Echo of the Spirit: A Photographer's Journey by Chester Higgins Jr. Doubleday, October 2004 $29.95, ISBN 0-385-50978-2
CHESTER HIGGINS JR. was in college when his great uncle gave him some life-altering advice: "It's important to make a mark on life," he said, "else you could very well die, undeclared."
Those familiar with Higgins's photography books, including Feeling the Spirit, know what his "mark" is: reverently showing the humanity, spirituality and culture of people of African descent. What Echo of the Spirit adds is illumination; why photography became his calling.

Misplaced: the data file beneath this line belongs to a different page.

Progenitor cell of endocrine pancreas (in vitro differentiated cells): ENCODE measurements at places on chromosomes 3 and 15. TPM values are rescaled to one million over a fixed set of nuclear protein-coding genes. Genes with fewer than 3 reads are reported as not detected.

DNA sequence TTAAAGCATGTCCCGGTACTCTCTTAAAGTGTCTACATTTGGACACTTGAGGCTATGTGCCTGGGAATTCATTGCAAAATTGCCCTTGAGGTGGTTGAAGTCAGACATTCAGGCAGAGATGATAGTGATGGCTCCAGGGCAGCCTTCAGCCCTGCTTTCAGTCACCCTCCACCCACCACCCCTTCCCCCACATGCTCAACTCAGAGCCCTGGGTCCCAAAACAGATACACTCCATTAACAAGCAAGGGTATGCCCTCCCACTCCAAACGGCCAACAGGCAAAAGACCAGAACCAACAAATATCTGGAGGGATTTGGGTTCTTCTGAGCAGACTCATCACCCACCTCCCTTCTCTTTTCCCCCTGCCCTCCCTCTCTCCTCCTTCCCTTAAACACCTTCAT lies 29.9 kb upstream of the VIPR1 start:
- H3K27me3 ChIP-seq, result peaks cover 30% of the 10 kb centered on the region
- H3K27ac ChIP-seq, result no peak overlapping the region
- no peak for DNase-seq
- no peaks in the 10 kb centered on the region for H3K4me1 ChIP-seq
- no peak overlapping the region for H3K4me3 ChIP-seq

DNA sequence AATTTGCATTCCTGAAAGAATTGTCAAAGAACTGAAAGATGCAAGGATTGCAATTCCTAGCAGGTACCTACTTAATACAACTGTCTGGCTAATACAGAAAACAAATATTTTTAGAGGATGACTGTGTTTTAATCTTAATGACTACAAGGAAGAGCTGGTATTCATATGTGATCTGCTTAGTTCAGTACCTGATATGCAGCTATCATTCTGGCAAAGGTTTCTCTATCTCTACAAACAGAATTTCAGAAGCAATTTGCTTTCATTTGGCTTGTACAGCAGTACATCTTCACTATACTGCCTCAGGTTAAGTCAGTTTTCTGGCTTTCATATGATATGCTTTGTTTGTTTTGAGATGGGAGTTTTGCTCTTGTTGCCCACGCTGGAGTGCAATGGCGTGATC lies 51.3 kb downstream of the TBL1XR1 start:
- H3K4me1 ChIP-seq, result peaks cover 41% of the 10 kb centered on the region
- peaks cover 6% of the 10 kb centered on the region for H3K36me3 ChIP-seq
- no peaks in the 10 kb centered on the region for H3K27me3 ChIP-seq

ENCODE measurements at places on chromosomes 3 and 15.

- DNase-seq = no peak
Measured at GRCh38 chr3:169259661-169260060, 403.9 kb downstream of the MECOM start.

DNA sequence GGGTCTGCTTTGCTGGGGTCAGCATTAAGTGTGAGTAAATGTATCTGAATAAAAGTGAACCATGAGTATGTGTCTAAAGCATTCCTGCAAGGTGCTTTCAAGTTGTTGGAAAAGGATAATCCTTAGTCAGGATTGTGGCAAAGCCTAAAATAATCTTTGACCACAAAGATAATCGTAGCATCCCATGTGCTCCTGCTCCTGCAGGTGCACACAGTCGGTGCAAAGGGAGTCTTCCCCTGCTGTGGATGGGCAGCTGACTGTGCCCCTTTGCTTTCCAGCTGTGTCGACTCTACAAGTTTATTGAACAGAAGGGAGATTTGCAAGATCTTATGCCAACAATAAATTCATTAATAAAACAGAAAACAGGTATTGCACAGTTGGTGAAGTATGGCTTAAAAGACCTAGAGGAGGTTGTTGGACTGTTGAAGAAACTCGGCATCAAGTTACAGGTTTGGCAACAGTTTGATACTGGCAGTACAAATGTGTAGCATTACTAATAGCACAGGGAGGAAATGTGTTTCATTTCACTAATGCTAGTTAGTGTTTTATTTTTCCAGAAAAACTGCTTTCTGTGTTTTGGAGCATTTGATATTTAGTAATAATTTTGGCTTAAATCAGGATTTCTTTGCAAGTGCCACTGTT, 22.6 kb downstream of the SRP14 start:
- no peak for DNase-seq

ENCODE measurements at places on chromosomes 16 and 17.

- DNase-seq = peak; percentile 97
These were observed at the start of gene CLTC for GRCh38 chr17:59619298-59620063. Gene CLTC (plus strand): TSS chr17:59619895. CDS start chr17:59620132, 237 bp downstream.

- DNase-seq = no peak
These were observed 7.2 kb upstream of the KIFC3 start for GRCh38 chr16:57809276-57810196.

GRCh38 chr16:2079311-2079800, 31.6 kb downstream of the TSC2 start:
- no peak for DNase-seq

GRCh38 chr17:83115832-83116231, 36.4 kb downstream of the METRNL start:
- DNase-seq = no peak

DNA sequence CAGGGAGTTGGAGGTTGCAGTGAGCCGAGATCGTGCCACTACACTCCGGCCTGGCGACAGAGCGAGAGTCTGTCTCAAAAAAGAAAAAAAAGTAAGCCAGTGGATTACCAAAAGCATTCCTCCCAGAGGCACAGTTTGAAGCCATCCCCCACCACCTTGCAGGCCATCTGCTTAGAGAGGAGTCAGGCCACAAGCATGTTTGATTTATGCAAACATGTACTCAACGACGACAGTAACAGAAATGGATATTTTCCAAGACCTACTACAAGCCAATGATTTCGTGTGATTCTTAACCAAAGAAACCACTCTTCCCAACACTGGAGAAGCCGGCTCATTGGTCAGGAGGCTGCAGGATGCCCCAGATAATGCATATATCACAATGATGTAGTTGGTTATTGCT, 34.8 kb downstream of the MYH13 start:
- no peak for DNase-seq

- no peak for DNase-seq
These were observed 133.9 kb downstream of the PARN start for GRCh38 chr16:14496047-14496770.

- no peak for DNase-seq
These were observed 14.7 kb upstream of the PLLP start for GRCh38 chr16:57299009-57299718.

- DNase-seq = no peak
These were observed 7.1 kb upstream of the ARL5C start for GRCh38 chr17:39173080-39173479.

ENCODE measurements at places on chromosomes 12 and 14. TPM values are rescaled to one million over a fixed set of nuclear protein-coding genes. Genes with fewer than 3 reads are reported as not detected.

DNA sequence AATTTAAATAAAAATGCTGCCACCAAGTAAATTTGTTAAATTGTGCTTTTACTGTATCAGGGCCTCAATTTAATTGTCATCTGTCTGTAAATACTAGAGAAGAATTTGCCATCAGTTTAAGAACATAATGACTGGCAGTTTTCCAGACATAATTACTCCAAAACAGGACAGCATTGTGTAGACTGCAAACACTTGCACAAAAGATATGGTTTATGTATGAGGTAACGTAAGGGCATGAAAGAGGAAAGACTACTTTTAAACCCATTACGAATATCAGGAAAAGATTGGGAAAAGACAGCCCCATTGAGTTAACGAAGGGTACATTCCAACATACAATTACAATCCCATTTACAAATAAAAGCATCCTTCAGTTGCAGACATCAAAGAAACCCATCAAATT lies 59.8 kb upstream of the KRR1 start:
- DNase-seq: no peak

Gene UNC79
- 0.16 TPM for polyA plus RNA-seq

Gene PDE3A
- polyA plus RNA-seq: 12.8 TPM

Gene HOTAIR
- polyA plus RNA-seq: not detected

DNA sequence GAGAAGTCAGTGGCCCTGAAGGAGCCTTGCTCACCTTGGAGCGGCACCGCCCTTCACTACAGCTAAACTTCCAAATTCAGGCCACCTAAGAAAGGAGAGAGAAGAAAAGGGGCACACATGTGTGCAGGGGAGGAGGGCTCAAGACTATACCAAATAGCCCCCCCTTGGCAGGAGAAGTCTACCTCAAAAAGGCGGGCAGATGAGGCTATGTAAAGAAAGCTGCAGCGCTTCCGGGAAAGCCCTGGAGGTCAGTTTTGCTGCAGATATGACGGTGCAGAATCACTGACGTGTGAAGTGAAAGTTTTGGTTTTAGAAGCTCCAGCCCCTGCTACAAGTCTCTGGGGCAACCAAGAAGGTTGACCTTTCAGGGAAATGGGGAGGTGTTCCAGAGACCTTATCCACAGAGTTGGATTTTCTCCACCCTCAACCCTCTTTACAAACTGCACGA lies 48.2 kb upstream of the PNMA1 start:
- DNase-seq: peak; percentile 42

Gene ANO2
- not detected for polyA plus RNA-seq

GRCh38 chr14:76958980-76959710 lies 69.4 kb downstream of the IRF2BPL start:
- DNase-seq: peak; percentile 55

Part memoir, part musing, part photography book, Echo of the Spirit begins with his childhood in a small Alabama town where the threat of racial incidents was ever present. The legendary photographer P.H. Polk sparked Higgins's interest in photography while Higgins was a student at Tuskegee University, and the Civil Rights Movement nurtured his photographic vision. Dismayed by the Alabama media's portrayal of student protesters as "vicious criminals," he decided he wanted to show "positive images of decent black people."
Higgins is a good storyteller, although his narrative thread ends more or less hallway...